Nigeria reaches polio 'milestone' as disease declared to be no longer endemic

There are now just two countries where the paralysing disease is considered endemic

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In what health officials said was a major victory in the fight to rid the world of polio, the paralysing disease has been declared to be no longer endemic in Nigeria.

The announcement by the World Health Organisation (WHO) means there are now only two countries in the world where the disease remains rife – Afghanistan and Pakistan. The disease can be prevented by simple vaccination.

“The outstanding commitment and efforts that got Nigeria off the endemic list must continue, to keep Africa polio-free. We must now support the efforts in Pakistan and Afghanistan so they soon join the polio-free world,” said Dr Margaret Chan, Director-General of the WHO.

The WHO said that as recently as 2012, Nigeria accounted for more than half of all polio cases worldwide. Since then, a concerted effort by government, civil society, religious leaders and tens of thousands of health workers have resulted in Nigeria successfully stopping polio.

“We Nigerians are proud today,” said Dr Ado Muhammad, executive director National Primary Health Care Development Agency, Nigeria.

“With local innovation and national persistence, we have beaten polio. We know our vigilance and efforts must continue in order to keep Nigeria polio-free.”

Only Afghanistan and Pakistan remain on the list of countries where the disease, which can cause life-long paralysis, is endemic. Officials said new efforts would now be focussed on those two countries. India was declared polio free in 2014.

The UN health agency said in a statement late on Friday that no new cases of the disease have been reported in the past 12 months. The last case of wild polio virus was recorded in Nigeria's impoverished north on 24 July 2014 – allowing officials to declare it free of endemic polio.

WHO says the country and Africa as a whole are now closer than ever to being certified polio-free.

The agency said polio remains endemic in Pakistan and Afghanistan and warned that as long as the disease exists anywhere “it’s a threat to children everywhere”.

Afghanistan and Pakistan have made huge efforts to tackling the disease but a combination of lack of education, cultural mistrust and some unanticipated events connected to the finding and killing of Osama Bin Laden have meant the fight is far from won.

Polio vaccination workers in Pakistan, most of them women, have been repeatedly targeted, apparently by the Taliban. The militants have prevented polio workers reaching large swathes of the remote tribal areas that border Afghanistan. Hundreds of thousands of youngsters have missed out on getting the vaccine.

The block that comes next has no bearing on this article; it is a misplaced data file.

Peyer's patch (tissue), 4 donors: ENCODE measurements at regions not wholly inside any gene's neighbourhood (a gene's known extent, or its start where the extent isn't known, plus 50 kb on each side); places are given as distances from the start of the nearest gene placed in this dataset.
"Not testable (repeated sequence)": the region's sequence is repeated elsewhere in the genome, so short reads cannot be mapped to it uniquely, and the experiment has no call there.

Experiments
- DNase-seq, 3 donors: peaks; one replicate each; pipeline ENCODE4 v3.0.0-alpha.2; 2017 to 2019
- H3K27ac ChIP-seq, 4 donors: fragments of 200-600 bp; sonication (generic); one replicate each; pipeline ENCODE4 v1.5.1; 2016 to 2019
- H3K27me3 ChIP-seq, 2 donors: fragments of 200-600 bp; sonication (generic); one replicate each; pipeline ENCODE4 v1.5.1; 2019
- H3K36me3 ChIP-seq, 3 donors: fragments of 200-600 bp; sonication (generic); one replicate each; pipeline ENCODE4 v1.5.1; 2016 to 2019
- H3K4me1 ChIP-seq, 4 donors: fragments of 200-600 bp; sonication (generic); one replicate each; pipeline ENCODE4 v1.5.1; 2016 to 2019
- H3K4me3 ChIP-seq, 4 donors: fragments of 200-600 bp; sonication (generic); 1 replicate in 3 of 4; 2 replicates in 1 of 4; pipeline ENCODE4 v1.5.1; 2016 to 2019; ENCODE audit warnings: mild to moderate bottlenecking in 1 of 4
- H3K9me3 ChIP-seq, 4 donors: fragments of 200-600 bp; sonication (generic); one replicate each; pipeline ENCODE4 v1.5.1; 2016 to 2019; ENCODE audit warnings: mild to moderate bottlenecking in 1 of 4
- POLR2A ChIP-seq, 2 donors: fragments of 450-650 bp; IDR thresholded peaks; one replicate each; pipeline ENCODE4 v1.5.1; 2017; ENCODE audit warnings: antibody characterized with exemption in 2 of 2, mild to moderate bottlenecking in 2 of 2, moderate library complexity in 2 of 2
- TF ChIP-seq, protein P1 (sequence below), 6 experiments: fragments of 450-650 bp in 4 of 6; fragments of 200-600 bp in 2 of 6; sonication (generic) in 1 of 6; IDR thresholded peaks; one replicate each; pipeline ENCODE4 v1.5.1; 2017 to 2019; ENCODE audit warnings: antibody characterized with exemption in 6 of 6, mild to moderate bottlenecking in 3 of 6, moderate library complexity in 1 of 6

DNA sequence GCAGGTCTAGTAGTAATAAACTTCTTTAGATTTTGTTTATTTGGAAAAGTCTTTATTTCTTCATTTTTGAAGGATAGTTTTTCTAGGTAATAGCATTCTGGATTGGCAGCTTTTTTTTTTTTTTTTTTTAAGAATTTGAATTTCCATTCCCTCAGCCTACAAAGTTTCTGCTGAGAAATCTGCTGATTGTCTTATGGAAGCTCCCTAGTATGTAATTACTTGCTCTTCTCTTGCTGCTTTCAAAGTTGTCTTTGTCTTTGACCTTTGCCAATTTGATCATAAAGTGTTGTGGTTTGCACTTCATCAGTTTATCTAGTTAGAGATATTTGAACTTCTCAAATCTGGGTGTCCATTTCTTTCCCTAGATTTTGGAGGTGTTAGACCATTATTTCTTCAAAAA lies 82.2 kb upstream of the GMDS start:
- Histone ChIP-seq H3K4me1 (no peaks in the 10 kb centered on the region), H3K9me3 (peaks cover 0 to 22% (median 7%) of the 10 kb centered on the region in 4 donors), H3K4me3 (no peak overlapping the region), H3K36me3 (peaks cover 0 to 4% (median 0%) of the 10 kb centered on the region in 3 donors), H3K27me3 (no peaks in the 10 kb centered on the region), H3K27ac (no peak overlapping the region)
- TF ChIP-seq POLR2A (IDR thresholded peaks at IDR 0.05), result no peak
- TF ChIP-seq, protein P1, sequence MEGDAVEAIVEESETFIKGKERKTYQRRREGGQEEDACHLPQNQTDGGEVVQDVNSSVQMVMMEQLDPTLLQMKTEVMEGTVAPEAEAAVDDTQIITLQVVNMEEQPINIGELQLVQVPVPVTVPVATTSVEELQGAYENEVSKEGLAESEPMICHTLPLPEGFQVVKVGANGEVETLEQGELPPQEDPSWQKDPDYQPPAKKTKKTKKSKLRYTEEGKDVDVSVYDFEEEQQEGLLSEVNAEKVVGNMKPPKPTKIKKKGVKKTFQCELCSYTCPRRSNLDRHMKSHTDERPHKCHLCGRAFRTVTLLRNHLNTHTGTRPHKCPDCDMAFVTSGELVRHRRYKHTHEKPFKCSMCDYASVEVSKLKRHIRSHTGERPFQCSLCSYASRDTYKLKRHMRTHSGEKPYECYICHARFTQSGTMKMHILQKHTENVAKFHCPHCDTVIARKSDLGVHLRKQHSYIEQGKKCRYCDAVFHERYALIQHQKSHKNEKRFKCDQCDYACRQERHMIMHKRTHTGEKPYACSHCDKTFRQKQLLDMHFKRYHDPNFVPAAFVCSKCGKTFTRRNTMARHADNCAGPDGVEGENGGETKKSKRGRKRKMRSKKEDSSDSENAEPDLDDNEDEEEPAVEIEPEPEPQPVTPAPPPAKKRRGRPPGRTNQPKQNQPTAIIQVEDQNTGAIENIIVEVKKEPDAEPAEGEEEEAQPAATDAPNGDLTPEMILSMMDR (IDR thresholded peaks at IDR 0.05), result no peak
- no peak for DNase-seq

Some remote communities in Pakistan have long been suspicious of visiting doctors and vaccination teams. Many believe conspiracy theories that the vaccinators are part of a Western plot to sterilise Muslims.

Yet the situation has got appreciably more difficult following the 2011 US operation to locate and kill Osama Bin Laden. In the aftermath of the operation it emerged the CIA had recruited a Pakistani doctor to organise a fake vaccination drive to try and obtain a DNA sample from the children living inside the al-Qa'ida leader's Abbottabad compound.

The doctor, Shakil Afridi, was later charged with treason and sentenced to jail for 33 years.

Yet Nigeria also once struggled against similar problems and in 2003 some northern states boycotted the oral polio vaccine for nearly a year after scare stories that it caused sterilisation, according to the BBC.

It led to the virus spreading to many countries that had been declared polio free. In 2013 nine vaccinators were shot dead in Kano. But instead of being a deterrent, it galvanised support at every level.

The Nigerian government declared polio a national health emergency and greatly increased the number of vaccinators. Community and religious leaders voiced their support.

And just as health teams in Pakistan and Afghanistan have struggled to do their work in the presence of the Taliban, in Nigeria teams have had to work despite the Islamic insurgency in the north-east led by Boko Haram. Earlier this month Unicef said half a million children had fled attacks by Boko Haram over the past five months.

At a press conference in New York this week, Melinda Gates, co-chair of the Bill and Melinda Gates Foundation, one of the major donors in the battle against polio, said success against the disease underscored the need to share experiences and expertise.

“It’s a great example of innovation and putting in good practice that worked in Nigeria to Pakistan,” she said. “This will allow us to achieve eradication.”

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